WASHINGTON TOWNSHIP, N.J. -- Business leaders and educators discussed the need to improve soft skills in the workplace Thursday at the 2016 Education Summit hosted by the Meadowlands Regional Chamber at Seasons Restaurant in Washington Township.
“Are we educating students today for the workplace of tomorrow?” was the over-riding question for the 130 attendees
Panelists spoke about the value of soft skills such as communications, flexibility, work ethic and problem-solving that may not be inherent to millennials.
“These are a whole new set of skills that are going to be more and more important in the future,” said Ellen Glazerman, Executive Director, Ernst & Young Foundation.
The group also discussed the importance of diversity and how it contributes to workplace solutions.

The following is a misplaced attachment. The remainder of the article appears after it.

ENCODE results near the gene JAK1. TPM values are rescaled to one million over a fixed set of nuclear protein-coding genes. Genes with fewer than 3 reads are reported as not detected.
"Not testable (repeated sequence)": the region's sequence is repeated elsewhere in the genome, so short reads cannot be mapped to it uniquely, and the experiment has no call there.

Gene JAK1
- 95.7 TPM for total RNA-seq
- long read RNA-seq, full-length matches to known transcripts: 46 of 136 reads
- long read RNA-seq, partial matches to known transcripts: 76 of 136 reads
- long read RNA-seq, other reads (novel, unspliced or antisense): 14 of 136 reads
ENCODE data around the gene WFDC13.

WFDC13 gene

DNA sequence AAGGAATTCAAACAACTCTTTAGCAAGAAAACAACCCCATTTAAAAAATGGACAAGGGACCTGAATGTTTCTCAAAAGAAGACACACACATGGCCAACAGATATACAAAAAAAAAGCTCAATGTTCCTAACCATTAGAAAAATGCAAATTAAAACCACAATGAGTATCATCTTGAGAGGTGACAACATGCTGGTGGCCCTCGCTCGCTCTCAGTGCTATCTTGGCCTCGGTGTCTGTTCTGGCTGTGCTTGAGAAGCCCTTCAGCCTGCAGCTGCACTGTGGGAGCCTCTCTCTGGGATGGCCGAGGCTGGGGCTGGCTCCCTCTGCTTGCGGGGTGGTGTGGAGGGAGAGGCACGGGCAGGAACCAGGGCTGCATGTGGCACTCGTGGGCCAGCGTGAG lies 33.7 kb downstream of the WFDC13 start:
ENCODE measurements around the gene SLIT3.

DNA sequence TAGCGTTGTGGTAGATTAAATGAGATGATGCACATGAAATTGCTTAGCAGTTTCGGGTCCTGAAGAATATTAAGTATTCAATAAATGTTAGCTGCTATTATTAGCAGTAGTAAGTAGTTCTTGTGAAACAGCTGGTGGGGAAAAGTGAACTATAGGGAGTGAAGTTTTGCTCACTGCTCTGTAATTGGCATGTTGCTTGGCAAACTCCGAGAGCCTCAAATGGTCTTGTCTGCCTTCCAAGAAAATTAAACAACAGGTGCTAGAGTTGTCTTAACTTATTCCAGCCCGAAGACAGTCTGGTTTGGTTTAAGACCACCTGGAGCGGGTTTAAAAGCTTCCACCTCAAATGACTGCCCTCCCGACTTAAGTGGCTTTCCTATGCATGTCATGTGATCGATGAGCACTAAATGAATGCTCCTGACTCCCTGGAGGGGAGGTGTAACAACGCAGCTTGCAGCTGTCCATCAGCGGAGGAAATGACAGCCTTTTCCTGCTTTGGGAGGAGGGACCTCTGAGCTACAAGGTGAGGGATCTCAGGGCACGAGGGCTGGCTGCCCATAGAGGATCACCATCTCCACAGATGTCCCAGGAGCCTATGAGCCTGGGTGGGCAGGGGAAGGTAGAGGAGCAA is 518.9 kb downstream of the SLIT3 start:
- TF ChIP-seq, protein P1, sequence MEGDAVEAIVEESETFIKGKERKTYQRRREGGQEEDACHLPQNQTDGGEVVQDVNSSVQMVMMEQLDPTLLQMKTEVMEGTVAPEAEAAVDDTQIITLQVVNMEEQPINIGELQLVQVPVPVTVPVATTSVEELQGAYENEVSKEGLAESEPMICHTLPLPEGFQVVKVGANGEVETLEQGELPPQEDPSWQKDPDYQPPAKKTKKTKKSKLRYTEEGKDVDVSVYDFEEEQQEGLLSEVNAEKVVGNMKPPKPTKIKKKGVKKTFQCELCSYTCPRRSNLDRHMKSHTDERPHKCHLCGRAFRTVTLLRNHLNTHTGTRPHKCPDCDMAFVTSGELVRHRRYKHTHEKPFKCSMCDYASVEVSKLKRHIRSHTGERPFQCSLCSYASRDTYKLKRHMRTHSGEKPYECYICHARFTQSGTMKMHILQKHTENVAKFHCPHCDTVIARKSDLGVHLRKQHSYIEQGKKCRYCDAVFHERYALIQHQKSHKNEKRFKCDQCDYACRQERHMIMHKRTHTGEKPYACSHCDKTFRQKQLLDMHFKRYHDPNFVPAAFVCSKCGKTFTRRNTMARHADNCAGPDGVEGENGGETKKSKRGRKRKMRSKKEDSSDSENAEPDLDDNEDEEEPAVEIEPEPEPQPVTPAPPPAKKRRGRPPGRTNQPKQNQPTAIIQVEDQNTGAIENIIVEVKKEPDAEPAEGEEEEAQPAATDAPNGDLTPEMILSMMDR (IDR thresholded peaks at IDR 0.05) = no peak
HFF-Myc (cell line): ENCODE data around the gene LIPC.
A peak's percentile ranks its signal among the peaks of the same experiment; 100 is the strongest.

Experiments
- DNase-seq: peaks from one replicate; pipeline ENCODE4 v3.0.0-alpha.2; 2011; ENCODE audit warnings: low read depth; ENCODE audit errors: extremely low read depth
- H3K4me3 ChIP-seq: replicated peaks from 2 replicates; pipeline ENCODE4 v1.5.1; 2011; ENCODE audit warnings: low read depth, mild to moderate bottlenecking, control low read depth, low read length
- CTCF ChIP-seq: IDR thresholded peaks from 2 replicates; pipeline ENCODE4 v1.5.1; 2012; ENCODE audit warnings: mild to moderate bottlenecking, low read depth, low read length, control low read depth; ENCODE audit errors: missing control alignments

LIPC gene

Colleges and universities are training students to step into important roles in the future, Berkeley College President Michael J. Smith said.
Sixty-eight percent of the Berkeley College student body is female, and the majority of students are of African-American or Latino descent, he said.
“What makes New Jersey so great is that we are diverse,” Smith said. “This is the future of New Jersey. These are the professionals your organizations want to employ.”
Berkeley College has 35 career services professionals dedicated to working with students on skills that allow them to step into internship opportunities -- and benefit employers, he said.
Ramsey Schools Supt. Matthew Murphy spoke about changes at the K-through-12 level, and how schools are redesigning the student experience to increase problem-solving skills.
“Children today have access to information all the time,” he said. “It’s not about what you know – it’s what you do with what you know.”
Education must continue to adapt at every level, said Bergen Community College President Kaye Walter.
“The world has changed,” she said. “We can’t continue doing the things we have always done.”